Skip to main content

No- fault divorce finally arrives

By April 13, 2022Development, Family

This week Family lawyers entered a new era as ‘no fault’ divorce became a reality. The Divorce, Dissolution and Separation Act came into play on Wednesday, meaning couples wishing to divorce no longer need to attribute blame to the collapse of their marriage. The new legislation enables both or either parties to request an order to the court on the grounds that the marriage has irretrievably broken down.

The modification in the law is the result of years of campaigning and endeavours during lockdown to put it into practice.

Stephanie Boyce, Law Society president I. commented that the legislation terminates the practice of separating couples choosing between spending years still married and proving a fault-based fact, and enables them more opportunity to amicably move forward.

‘We are delighted that the divorce system – unchanged for more than 50 years – will finally be modernised to reflect the society we live in,’ noted Boyce.

‘This divorce reform will bring our marriage laws into the 21st century and ensure that, in the future, separating couples and their children do not suffer unnecessary conflict.’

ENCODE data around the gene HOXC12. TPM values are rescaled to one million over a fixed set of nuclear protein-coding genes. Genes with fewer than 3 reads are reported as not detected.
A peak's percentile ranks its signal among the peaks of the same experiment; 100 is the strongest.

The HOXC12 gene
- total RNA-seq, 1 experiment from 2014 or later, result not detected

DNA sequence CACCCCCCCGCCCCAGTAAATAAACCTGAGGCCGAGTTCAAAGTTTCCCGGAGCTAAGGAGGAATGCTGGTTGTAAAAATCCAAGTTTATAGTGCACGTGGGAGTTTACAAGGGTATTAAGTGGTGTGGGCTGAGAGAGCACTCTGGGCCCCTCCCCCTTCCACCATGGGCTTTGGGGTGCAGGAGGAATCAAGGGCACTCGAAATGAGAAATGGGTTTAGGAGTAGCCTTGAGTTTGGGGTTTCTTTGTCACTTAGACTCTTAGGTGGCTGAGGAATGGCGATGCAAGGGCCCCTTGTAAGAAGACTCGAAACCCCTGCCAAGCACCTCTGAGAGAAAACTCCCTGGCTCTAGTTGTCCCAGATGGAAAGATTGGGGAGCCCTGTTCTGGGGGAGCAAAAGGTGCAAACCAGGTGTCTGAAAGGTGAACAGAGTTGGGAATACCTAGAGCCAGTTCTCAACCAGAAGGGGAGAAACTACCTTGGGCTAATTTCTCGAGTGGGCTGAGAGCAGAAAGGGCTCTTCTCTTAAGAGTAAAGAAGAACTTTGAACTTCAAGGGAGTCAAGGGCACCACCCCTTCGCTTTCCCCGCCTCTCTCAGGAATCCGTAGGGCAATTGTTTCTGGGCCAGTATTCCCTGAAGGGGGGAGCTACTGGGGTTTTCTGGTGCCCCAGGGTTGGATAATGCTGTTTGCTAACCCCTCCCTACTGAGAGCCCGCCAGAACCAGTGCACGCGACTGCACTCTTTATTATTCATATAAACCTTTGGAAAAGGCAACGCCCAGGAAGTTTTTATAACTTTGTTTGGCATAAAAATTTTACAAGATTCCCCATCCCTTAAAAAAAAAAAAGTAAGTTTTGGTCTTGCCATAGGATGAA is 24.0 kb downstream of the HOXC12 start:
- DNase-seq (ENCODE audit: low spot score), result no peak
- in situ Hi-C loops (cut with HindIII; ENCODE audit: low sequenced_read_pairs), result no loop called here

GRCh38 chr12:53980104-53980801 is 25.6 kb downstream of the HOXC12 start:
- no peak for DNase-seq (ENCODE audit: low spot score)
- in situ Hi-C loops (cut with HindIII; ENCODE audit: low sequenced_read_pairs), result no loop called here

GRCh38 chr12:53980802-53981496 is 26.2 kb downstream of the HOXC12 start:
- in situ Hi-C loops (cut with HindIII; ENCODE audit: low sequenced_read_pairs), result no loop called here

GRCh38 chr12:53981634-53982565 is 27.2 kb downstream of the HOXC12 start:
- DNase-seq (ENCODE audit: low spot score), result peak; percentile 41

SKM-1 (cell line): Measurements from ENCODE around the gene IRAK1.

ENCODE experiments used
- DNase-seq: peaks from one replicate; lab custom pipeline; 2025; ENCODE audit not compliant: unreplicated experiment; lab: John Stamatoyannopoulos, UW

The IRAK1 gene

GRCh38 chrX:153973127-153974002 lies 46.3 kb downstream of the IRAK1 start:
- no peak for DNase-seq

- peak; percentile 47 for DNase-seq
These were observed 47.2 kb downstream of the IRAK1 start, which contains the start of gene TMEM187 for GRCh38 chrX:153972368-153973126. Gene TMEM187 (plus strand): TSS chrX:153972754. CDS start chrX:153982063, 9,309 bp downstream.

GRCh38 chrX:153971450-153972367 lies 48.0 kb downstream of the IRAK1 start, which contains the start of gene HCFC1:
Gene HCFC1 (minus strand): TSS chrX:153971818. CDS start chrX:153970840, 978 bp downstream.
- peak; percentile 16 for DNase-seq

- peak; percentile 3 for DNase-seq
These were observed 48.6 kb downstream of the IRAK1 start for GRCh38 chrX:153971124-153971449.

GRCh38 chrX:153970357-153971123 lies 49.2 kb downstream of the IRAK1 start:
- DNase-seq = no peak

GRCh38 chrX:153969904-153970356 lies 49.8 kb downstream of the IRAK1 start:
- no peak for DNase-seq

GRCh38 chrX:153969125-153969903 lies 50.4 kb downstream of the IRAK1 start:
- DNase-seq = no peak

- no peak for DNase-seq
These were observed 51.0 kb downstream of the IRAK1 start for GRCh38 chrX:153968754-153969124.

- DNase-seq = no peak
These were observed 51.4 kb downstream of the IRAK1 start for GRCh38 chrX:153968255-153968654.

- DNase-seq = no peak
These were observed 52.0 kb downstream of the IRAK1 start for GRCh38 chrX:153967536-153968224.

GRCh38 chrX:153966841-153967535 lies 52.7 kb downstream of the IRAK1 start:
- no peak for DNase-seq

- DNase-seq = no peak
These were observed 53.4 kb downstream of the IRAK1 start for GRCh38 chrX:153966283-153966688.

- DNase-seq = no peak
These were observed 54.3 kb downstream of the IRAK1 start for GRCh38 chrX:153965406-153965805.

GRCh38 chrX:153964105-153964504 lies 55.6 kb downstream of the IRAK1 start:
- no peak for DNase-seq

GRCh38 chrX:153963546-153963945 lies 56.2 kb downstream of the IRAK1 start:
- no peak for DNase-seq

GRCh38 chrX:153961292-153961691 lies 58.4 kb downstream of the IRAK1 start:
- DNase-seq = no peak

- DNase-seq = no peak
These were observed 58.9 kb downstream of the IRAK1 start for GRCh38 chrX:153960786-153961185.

Former national chair of lawyer organisation Resolution, Nigel Shepherd, stated: ‘Resolution has campaigned for this reform since we were established in the early 1980s, so the moment that it becomes law marks a significant milestone for us as an organisation.

‘But more importantly it will make a real difference to those who are sadly facing divorce and who will no longer need to play ‘the blame game’, which too often introduced or exacerbated conflict when it could have been avoided.’

There are proposals that the reform may initially expand with the amount of divorce applications, as couples have been avoiding taking such a step until Wednesday this week.

Head of family at London firm Forsters LLP, Jo Edwards, stated: ‘The experience of other countries where they’ve moved to a no-fault system is that there is a spike when the new law comes in – in Scotland, for example, when they changed the law in 2006.’

Last week, figures published by the Ministry of Justice revealed that 22,683 divorce petitions were formulated between October and December in 2021 – a decrease of 26% from the same period in 2020. Petitions were down 5% from 2020 annually. 

Lawyers will now anticipate that the government’s online divorce portal can withstand any rise.

Leave a Reply